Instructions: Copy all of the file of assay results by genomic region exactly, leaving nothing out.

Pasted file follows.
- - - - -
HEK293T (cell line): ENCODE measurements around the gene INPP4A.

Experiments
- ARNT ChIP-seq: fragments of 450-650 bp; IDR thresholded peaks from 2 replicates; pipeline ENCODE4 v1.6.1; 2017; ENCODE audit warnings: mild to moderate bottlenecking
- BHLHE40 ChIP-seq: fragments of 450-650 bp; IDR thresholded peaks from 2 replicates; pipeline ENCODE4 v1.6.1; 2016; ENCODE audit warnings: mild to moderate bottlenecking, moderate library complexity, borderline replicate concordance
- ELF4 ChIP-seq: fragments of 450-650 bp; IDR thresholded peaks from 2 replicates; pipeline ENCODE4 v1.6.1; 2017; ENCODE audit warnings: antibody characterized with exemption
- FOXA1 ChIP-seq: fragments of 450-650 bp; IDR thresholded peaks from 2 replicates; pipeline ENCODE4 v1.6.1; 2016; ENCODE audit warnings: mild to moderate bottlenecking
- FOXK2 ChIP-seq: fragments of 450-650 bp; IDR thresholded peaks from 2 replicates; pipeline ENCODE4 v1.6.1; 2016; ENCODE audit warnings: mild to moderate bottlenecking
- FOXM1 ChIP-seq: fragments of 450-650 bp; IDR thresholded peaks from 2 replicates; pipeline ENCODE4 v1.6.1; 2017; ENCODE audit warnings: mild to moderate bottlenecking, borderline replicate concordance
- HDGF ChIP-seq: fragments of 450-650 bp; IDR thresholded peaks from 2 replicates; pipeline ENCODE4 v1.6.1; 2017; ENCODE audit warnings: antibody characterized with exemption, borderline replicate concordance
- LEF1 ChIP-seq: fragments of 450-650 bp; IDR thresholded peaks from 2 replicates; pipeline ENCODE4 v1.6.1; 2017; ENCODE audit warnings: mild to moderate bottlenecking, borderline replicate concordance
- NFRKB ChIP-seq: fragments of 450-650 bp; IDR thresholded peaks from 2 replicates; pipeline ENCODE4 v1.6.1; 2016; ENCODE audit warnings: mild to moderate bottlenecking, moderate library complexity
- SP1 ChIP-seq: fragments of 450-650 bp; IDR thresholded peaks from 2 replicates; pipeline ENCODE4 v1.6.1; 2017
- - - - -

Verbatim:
HEK293T (cell line): ENCODE measurements around the gene INPP4A.

Experiments
- ARNT ChIP-seq: fragments of 450-650 bp; IDR thresholded peaks from 2 replicates; pipeline ENCODE4 v1.6.1; 2017; ENCODE audit warnings: mild to moderate bottlenecking
- BHLHE40 ChIP-seq: fragments of 450-650 bp; IDR thresholded peaks from 2 replicates; pipeline ENCODE4 v1.6.1; 2016; ENCODE audit warnings: mild to moderate bottlenecking, moderate library complexity, borderline replicate concordance
- ELF4 ChIP-seq: fragments of 450-650 bp; IDR thresholded peaks from 2 replicates; pipeline ENCODE4 v1.6.1; 2017; ENCODE audit warnings: antibody characterized with exemption
- FOXA1 ChIP-seq: fragments of 450-650 bp; IDR thresholded peaks from 2 replicates; pipeline ENCODE4 v1.6.1; 2016; ENCODE audit warnings: mild to moderate bottlenecking
- FOXK2 ChIP-seq: fragments of 450-650 bp; IDR thresholded peaks from 2 replicates; pipeline ENCODE4 v1.6.1; 2016; ENCODE audit warnings: mild to moderate bottlenecking
- FOXM1 ChIP-seq: fragments of 450-650 bp; IDR thresholded peaks from 2 replicates; pipeline ENCODE4 v1.6.1; 2017; ENCODE audit warnings: mild to moderate bottlenecking, borderline replicate concordance
- HDGF ChIP-seq: fragments of 450-650 bp; IDR thresholded peaks from 2 replicates; pipeline ENCODE4 v1.6.1; 2017; ENCODE audit warnings: antibody characterized with exemption, borderline replicate concordance
- LEF1 ChIP-seq: fragments of 450-650 bp; IDR thresholded peaks from 2 replicates; pipeline ENCODE4 v1.6.1; 2017; ENCODE audit warnings: mild to moderate bottlenecking, borderline replicate concordance
- NFRKB ChIP-seq: fragments of 450-650 bp; IDR thresholded peaks from 2 replicates; pipeline ENCODE4 v1.6.1; 2016; ENCODE audit warnings: mild to moderate bottlenecking, moderate library complexity
- SP1 ChIP-seq: fragments of 450-650 bp; IDR thresholded peaks from 2 replicates; pipeline ENCODE4 v1.6.1; 2017